Scope This database compiles, from published sources, the sample records of archaeobotanical (plant) remains from archaeological sites located in southwest Asia, central Anatolia and Cyprus dated to the Pre-Pottery Neolithic or earlier. Research The database contributes directly to the following publication, and users are referred to that article for further information on the development and intended use of the database: Wallace, M., Jones, G., Charles, M., Forster, E., Stillman, E., Bonhomme, V., Livarda, A., Osborne, C., Rees, M., Frenck, G., Preece, C. (submitted). Re-analysis of archaeobotanical remains from pre- and early agricultural sites provides no evidence for a narrowing of the wild plant food spectrum during the origins of agriculture in southwest Asia. Vegetation History and Archaeobotany. Funding This database was developed during two projects based at the University of Sheffield, funded by a European Research Council (ERC) grant 'The Evolutionary Origins of Agriculture' (grant no. 269830-EOA, PI Glynis Jones, University of Sheffield) and a Natural Environment Research Council (NERC) grant 'Origins of Agriculture: an Ecological Perspective on Crop Domestication' (grant no. NE/H022716/1, PI Colin Osborne, University of Sheffield). The database builds on an earlier database compiled by Sue Colledge during 'The Origin and Spread of Neolithic Plant Economies in the Near East and Europe' project (AHRB, PIs Stephen Shennan and James Conolly, University College London) and the 'Domestication of Europe' project (NERC, PI Terry Brown, University of Manchester). Citation When using data included in this database the original publication(s) of the data should be cited. Original publications can be identified in the tables '4_Records (samples)' and '5_References'. The authors would be grateful if this database is cited in addition to the original publication(s). Disclaimer This database is a compilation of data as presented by other researchers. Inclusion in this database does not constitute an endorsement of the data or the researchers. The authors of the database do not take responsibility for any adverse outcome due to transcription or other errors introduced in the creation of this database. When using the database the original source of data should be checked to ensure the accuracy and integrity of the data included in the database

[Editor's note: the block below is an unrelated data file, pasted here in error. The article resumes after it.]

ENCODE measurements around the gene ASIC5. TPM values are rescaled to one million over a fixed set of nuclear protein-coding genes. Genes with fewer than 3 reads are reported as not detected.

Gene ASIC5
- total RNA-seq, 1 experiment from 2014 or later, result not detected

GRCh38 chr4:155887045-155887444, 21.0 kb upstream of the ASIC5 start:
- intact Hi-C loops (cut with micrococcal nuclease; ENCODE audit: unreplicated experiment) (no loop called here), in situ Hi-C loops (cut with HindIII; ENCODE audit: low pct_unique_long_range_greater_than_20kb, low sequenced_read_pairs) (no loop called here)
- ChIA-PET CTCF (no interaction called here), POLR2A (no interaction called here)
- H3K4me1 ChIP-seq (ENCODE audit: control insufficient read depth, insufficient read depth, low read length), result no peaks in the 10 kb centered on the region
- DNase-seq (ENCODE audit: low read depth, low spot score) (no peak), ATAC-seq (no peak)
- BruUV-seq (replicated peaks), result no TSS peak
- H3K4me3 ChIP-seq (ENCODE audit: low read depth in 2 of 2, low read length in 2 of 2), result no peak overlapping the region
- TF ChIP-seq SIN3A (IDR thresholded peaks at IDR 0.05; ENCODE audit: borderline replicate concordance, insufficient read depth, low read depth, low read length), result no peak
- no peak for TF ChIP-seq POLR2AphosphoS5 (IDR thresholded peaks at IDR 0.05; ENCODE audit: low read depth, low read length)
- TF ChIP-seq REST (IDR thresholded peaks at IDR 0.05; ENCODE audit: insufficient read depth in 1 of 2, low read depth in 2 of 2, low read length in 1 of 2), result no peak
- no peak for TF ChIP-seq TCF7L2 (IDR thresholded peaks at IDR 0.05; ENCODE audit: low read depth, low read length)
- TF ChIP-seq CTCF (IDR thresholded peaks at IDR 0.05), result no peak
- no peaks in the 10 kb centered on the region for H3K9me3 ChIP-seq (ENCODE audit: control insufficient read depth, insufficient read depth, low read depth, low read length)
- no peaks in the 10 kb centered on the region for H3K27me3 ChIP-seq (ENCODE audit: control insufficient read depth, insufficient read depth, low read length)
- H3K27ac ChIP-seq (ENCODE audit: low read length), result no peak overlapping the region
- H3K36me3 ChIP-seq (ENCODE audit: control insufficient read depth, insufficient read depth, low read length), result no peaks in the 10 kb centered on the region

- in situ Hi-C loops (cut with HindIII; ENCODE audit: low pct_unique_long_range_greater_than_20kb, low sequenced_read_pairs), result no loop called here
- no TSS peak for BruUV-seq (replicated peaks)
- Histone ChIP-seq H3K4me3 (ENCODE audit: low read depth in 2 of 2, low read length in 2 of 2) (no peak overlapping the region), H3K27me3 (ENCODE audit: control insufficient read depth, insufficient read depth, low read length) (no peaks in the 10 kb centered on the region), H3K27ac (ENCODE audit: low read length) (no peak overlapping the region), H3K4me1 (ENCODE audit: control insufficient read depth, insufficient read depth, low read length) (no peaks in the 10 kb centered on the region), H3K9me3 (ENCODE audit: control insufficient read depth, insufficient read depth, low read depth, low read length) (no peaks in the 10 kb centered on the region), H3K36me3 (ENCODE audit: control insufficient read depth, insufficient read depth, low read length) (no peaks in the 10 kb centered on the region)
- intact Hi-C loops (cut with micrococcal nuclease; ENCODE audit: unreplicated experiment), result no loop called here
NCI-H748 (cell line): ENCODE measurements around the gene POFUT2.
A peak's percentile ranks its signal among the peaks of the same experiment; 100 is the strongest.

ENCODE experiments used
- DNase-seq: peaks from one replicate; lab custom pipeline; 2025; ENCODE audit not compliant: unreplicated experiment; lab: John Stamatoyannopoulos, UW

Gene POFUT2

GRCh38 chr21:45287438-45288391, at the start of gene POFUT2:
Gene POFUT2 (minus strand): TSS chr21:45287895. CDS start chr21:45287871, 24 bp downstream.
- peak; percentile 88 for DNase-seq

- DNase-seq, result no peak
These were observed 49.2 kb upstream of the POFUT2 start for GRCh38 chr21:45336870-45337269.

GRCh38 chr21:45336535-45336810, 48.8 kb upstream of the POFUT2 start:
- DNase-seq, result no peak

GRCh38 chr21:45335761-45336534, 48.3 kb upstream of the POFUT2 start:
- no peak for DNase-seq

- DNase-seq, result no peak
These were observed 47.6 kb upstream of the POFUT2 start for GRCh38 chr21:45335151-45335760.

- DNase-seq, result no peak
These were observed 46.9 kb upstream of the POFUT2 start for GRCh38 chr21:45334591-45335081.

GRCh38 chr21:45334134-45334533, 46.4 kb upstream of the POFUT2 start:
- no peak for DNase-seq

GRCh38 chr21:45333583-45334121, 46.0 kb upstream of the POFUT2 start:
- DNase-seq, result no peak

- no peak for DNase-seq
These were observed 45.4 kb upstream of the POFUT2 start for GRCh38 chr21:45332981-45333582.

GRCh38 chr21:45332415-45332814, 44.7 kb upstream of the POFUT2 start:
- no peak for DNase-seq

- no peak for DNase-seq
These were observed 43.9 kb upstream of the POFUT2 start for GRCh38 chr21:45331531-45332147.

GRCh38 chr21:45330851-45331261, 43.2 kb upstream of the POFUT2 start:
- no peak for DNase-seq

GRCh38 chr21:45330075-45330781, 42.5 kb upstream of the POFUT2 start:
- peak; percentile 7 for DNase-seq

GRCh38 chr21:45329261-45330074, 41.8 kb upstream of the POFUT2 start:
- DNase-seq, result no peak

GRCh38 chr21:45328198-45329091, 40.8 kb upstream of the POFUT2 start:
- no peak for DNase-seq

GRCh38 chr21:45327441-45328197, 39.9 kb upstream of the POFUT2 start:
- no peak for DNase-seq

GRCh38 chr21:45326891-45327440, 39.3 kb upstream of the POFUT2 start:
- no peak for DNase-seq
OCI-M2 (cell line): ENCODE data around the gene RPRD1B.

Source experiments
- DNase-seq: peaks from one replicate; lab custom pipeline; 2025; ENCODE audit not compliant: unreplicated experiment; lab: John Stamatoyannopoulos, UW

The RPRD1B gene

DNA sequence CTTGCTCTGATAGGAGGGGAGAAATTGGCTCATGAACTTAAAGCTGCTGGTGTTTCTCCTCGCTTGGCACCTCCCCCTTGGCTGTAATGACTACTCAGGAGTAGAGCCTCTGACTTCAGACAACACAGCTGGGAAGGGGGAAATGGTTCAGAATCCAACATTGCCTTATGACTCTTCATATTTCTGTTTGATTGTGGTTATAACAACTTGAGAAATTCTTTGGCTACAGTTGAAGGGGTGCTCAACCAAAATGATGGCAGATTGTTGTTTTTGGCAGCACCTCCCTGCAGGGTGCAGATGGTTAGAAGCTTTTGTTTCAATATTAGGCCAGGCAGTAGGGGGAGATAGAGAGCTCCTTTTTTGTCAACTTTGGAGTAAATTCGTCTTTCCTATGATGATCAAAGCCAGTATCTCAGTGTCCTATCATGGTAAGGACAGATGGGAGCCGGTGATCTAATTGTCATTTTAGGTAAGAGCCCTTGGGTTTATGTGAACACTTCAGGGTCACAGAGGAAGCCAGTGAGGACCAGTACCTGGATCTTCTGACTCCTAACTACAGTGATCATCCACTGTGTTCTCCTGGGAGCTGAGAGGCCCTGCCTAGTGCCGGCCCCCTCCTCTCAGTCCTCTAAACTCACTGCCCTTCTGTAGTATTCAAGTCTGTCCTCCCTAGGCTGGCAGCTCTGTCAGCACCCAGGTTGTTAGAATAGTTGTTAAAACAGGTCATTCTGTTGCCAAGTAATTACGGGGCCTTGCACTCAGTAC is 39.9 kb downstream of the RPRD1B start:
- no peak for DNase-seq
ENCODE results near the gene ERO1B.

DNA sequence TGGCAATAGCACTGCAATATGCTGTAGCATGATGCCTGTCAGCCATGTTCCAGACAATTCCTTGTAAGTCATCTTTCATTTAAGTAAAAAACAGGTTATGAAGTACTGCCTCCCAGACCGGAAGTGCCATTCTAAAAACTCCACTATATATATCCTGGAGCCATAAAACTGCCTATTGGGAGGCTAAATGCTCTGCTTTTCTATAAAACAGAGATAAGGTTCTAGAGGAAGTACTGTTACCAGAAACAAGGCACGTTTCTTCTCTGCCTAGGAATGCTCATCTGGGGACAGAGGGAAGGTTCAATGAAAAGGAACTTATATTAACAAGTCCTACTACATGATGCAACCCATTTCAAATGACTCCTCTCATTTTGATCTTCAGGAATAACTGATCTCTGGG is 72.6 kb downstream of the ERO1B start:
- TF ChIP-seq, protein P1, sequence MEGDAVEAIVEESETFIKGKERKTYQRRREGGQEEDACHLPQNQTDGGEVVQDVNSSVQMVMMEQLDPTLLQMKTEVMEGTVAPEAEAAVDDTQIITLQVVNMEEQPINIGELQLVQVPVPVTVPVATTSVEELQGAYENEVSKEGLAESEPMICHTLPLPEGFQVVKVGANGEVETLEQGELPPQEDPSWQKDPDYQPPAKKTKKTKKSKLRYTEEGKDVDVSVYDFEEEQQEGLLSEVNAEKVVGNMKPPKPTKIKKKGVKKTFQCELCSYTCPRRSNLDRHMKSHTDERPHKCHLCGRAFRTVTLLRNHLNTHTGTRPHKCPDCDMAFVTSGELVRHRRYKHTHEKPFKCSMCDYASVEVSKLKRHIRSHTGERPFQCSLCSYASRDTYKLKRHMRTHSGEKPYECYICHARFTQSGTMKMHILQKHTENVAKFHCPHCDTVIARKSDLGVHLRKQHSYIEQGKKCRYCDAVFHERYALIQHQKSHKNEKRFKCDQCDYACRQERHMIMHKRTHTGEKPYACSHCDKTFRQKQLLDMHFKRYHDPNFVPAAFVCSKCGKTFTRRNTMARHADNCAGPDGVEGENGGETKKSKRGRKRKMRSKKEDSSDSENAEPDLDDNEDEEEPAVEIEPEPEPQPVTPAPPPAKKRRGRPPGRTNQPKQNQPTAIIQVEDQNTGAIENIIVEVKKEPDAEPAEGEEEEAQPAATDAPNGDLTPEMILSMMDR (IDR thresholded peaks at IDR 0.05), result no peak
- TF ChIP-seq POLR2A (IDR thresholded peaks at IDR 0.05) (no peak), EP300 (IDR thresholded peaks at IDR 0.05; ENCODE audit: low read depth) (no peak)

Star Carr is arguably the most well known Mesolithic site in Europe. The potential of this area was first discovered by the work of local amateur archaeologist John Moore in the late 1940s, who realised that the flat expanse of peat within the eastern end of the Vale of Pickering had once been an ancient lake, which he called Lake Flixton. Since the Mesolithic period, the lake had infilled with peat and this had created excellent preservation conditions for the archaeology in this area.
The dataset provides observational information on events when humans are in contact with poultry in rural and urban Bangladesh. Data were collected during observation periods of three hours duration in three settings where humans and poultry have close interactions: rural households with domestic poultry and small-scale commercial farms in rural areas of Tangail district and market stalls that sell, slaughter and process live poultry in Dhaka city. Observations on hygiene or handwashing behaviours that take place before or after contact with poultry, poultry products (eggs, meat) or poultry waste (bedding, faeces or carcasses) were also recorded. A structured observation sheet was used to record the number of occurrences of pre-defined activities. The objective was to record the types of contact behaviours and proportion of human-poultry interactions that could result in human exposure to antibiotic-resistant bacteria carried by poultry. The research was part of a wider research project, Spatial and Temporal Dynamics of Antimicrobial Resistance (AMR) Transmission from the Outdoor Environment to Humans in Urban and Rural Bangladesh. The research was funded by NERC/BBSRC/MRC on behalf of the Antimicrobial Resistance Cross-Council Initiative, award NE/N019555/1. Full details about this dataset can be found at https://doi.org/10.5285/76f52a38-7a2c-49a3-b86f-cc40205459ef